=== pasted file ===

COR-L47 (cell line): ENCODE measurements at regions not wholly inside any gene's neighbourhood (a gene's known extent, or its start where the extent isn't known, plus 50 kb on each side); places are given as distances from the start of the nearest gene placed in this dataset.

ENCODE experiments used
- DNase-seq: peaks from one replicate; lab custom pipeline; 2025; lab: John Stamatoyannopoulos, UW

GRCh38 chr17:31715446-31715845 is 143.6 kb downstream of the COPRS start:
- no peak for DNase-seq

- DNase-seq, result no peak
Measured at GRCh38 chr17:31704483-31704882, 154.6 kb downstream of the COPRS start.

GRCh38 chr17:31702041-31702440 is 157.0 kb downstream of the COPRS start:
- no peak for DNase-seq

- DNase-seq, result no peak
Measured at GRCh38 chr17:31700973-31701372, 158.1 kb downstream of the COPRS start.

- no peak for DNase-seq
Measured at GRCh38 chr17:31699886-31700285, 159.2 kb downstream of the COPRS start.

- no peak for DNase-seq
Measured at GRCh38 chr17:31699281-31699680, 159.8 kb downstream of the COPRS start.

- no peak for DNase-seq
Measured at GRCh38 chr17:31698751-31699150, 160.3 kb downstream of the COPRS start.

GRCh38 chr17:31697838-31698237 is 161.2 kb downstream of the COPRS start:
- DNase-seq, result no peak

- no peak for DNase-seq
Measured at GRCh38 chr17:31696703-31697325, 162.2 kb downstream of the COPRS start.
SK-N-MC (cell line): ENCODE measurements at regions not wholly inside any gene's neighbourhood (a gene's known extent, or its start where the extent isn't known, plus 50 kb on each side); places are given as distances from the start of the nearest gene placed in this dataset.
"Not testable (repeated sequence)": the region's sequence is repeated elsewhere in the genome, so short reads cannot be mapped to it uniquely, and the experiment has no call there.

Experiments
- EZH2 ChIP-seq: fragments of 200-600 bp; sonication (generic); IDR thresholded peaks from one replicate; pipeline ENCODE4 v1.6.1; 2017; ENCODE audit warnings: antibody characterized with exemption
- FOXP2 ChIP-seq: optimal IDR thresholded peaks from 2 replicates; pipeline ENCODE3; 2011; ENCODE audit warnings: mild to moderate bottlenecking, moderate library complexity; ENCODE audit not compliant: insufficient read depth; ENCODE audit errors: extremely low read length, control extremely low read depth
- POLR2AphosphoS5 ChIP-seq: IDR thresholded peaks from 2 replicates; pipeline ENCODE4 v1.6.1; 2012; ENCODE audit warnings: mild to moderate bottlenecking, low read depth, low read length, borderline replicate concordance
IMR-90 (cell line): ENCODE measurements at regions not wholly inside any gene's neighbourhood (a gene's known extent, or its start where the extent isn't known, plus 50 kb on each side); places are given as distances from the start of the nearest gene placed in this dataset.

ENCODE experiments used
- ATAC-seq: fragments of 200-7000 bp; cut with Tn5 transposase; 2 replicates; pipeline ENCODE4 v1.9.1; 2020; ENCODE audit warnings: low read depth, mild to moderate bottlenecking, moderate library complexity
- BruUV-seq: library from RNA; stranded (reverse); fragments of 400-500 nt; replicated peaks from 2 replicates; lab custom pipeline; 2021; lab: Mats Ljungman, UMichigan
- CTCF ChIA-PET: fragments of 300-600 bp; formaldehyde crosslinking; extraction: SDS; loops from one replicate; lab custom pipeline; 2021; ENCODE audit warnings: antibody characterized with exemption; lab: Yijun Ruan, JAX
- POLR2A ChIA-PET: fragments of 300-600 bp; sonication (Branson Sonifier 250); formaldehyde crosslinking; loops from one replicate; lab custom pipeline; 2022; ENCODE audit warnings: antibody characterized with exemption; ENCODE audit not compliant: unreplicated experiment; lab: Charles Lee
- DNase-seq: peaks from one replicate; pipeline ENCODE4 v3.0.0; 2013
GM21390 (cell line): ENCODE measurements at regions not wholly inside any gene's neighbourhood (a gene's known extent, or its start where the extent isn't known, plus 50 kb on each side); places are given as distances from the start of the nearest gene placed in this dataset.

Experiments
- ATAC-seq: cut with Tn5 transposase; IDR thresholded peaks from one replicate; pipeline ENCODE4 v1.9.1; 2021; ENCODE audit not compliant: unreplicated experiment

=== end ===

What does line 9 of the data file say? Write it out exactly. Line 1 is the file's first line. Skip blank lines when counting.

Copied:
- no peak for DNase-seq